Yes, You CAN Have a Water-Wise Lawn

From on June 04, 2007 in Landscaping

lawn careWhile many conservation-minded Bay Areans have torn out their lawns and opted for alternatives from gravel to ground cover, that’s not an option that appeals to everybody. For many of us, there’s no substitute for that lush expanse of green—an ideal play surface for the kids, an inviting place for social gatherings, and of course an aesthetic enhancement for your home. And there’s nothing like the feeling of cool grass between your toes on a hot summer day.

In these drought-conscious times, lawns are often portrayed as water-guzzling enemies of the planet. But it doesn’t have to be that way. With a little planning and common sense, you can enjoy the lawn of your dreams without being an eco-villain, whether you’re starting from scratch or working with a lawn that’s already in place.

sprinklerIf you’re putting in a new lawn, your smartest move will be to select a low-maintenance, drought-tolerant variety of grass. John Garcia of Landscape by Design swears by several varieties offered by Delta Bluegrass of Stockton, which are ideal for the Bay Area. They hold up to daily wear and tear (one Delta variety is in use on the ball field at Pac Bell Park) while retaining a great appearance, and they require little water.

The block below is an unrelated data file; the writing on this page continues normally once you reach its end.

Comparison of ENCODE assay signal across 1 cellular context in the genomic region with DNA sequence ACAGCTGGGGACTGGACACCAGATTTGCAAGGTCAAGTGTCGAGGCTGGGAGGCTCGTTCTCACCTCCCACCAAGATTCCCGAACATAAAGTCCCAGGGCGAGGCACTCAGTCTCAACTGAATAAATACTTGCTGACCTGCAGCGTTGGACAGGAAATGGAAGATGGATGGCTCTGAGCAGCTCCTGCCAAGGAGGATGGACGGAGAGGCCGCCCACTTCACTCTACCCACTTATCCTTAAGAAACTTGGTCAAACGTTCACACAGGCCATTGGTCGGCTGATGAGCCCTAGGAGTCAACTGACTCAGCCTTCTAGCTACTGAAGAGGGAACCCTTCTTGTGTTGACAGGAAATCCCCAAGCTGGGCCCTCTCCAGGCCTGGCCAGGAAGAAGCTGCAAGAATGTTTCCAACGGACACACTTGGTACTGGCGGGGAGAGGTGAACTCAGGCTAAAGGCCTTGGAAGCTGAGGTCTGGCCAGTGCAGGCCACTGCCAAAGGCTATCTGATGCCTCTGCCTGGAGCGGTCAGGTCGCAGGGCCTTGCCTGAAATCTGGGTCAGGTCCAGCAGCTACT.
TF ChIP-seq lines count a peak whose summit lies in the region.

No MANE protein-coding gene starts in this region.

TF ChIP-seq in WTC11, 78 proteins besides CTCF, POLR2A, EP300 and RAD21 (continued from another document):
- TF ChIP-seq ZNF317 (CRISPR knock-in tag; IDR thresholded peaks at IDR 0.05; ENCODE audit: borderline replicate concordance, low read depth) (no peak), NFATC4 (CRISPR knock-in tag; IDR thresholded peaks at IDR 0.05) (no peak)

Your other smartest move, in a new or existing lawn, is to install an automated sprinkler system that puts the water only where it’s needed. In many cases, it’s not so much the lawn itself that wastes water, it’s poorly aimed sprinklers sending water onto the driveway and sidewalk, into the street, down the gutters and ultimately into the Bay.

For best results, experts recommend watering thoroughly, but not frequently (even in the summer, three times a week is usually plenty) in the early morning; the water has a better chance to soak in and benefit the lawn throughout the day. It’s also a good idea to aerate the lawn frequently (walk around in those old golf shoes!) to loosen compacted soil and allow the water to reach the roots.

Another tip from nursery experts: feed your lawn with a low-nitrogen fertilizer. This will slow its growth, which translates to less water consumption and less maintenance.

Chosen and maintained correctly, a lawn doesn’t just beautify your property, it adds oxygen to the air, filters out toxins, keeps erosion and dust at bay, and helps cool the air. When you just have to have that turf, but want to be environmentally sensitive about it, our experts are ready to help with choosing and maintaining just the right variety for your needs.

[tags]lawn, grass, low maintenance lawn, lawn care[/tags]